Obesity, which is characterized as having a body mass index (BMI) equal to, or greater than 30, is a serious and growing epidemic worldwide. According to a study conducted by the World Health Organization (WHO) in 2014, worldwide obesity has more than doubled since 1980 with more than 600 million adults classifying as obese. The study also concluded that over 42 million children under the age of 5 were overweight or obese. The serious health risks of obesity are numerous and include heart disease, high blood pressure, diabetes, sleep disorders and even some cancers. But obese patients face a unique set of challenges when it comes to healthcare because they are nearly 12 times more likely to face complications during surgery than their normal-weight peers.
Data suggests that for obese patients, the complications of laparoscopic surgery compared with open surgery are signiﬁcantly lower, but there are still major risks involved in any surgery type. Those risks include, longer surgery times, increased blood loss and increased analgesic requirements. Poor visibility during surgery due to excessive fat is also an issue that some surgeons face when operating on an obese patient. Because the fat tissue is harder to retract, exposing the surgical target becomes much more diﬃcult. In particular, obese women undergoing abdominal hysterectomies maintain a higher risk of wound complications, surgical site infections and venous thromboembolism (blood clots), a major source of morbidity according to the American Congress of Obstetricians and Gynecologists (ACOG).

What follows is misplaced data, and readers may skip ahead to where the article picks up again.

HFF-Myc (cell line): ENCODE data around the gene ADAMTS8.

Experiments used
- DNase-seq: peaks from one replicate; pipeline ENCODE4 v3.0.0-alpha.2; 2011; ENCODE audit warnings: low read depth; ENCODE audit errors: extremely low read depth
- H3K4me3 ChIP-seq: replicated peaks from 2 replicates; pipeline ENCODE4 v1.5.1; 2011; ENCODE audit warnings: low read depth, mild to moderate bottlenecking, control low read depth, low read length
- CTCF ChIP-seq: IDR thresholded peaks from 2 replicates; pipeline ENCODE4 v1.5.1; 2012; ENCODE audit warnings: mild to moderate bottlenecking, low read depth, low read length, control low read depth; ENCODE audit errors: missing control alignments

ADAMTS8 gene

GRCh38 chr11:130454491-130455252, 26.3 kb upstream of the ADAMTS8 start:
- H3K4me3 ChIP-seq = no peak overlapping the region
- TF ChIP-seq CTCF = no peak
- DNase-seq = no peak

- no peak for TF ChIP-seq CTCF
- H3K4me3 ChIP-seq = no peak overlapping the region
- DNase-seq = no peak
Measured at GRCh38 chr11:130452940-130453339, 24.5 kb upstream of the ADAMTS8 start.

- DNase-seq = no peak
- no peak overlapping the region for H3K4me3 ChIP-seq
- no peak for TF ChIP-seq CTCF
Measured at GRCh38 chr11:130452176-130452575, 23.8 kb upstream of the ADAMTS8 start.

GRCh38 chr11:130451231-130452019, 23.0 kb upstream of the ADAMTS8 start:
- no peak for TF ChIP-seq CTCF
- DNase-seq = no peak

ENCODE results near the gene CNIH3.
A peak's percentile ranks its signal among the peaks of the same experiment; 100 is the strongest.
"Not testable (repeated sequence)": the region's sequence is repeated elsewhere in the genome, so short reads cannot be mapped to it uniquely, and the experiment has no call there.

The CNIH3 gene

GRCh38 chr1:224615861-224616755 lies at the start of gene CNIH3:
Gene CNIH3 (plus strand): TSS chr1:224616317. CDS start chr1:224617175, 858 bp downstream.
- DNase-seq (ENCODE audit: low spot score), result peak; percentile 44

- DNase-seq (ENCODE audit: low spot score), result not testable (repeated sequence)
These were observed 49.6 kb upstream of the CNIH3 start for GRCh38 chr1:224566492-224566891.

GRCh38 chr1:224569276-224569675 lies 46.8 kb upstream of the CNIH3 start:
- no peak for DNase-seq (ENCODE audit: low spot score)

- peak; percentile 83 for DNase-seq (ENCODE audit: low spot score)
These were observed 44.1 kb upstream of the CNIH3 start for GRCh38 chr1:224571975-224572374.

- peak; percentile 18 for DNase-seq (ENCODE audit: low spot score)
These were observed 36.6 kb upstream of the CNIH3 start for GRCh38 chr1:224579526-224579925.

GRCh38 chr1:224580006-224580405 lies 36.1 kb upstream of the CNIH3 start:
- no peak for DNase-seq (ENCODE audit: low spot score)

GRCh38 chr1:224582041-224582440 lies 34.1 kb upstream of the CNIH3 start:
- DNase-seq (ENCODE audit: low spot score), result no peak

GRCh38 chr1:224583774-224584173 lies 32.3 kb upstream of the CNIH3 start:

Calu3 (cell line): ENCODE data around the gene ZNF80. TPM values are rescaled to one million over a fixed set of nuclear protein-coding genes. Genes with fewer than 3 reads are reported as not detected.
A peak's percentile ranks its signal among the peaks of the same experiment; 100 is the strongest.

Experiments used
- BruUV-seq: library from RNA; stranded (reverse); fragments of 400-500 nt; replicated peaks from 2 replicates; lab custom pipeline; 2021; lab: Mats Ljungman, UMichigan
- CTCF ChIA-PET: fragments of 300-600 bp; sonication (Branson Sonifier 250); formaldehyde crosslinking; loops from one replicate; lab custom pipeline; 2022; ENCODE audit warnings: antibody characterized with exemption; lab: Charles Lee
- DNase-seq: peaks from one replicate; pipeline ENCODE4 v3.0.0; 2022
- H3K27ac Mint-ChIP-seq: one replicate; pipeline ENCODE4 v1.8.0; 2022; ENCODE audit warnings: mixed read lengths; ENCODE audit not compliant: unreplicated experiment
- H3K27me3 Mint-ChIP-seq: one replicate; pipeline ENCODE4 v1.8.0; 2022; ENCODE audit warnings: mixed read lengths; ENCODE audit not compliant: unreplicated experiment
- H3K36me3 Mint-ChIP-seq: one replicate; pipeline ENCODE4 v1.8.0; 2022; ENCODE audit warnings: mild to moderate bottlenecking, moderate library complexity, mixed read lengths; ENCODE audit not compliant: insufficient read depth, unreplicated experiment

Studies show that obese people risk a myriad of post-operative complications. According to a four year long study by the University of Michigan on more than 6,000 patients, obese patients had much higher rates of complications after surgery than non-obese patients such as:
• Five times higher rate of heart attack
• Four times higher rate of peripheral nerve injury
• 1.7 times higher rate of wound infection
• 1.5 times higher rate of urinary tract infection
The study also found that the mortality rate was nearly twice as high among morbidly obese patients versus non-obese patients. Postoperative recovery times are also prolonged due to reduced blood ﬂow in fat tissue. (WebMD) .
Because of the increased risk of complications during and after surgery to obese patients, it is important that any preexisting health conditions, (hypertension, high cholesterol, GERD, diabetes, sleep apnea etc), be carefully managed by doctors before undergoing procedures. The obese patient should also be suﬃciently educated about the risks involved and steps should be taken to become as healthy as possible before surgery.
Article Sources: Severe obesity increases risks of health problems during surgery sciencedaily.com ; Obese patients create big problems for surgeons orlandosentinel.com ; Surgery decreases longterm mortality, morbidity, and health care use in morbidly obese patients www.ncbi.nim.nih.gov ; Surgery risks higher for obese webmd.com ; Gynecologic Surgery in the obese woman www.acog.org ; How does obesity affect the procedure of surgery? www.reddit.com ; Obesity and overweight www.who.int .